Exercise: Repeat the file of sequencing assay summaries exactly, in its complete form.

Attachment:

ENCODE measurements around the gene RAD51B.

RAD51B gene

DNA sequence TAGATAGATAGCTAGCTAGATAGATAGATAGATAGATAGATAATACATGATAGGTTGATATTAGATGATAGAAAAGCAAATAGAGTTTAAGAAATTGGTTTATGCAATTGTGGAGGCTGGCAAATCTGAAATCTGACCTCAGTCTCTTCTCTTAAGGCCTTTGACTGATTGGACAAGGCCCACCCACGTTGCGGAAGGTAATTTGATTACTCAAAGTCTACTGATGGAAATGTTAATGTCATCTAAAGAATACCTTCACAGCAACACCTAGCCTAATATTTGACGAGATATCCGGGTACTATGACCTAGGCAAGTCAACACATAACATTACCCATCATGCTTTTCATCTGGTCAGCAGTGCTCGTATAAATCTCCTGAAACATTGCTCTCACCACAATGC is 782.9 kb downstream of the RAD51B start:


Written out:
ENCODE measurements around the gene RAD51B.

RAD51B gene

DNA sequence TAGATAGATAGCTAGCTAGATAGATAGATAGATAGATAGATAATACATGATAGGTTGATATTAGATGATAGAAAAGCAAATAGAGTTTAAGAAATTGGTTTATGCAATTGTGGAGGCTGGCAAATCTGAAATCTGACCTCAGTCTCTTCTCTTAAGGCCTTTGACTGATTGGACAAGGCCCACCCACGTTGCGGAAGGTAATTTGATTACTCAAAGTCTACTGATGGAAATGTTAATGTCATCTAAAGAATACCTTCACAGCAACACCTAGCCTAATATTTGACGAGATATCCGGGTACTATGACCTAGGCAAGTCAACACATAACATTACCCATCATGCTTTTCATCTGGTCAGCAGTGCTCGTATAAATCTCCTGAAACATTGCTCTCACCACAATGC is 782.9 kb downstream of the RAD51B start: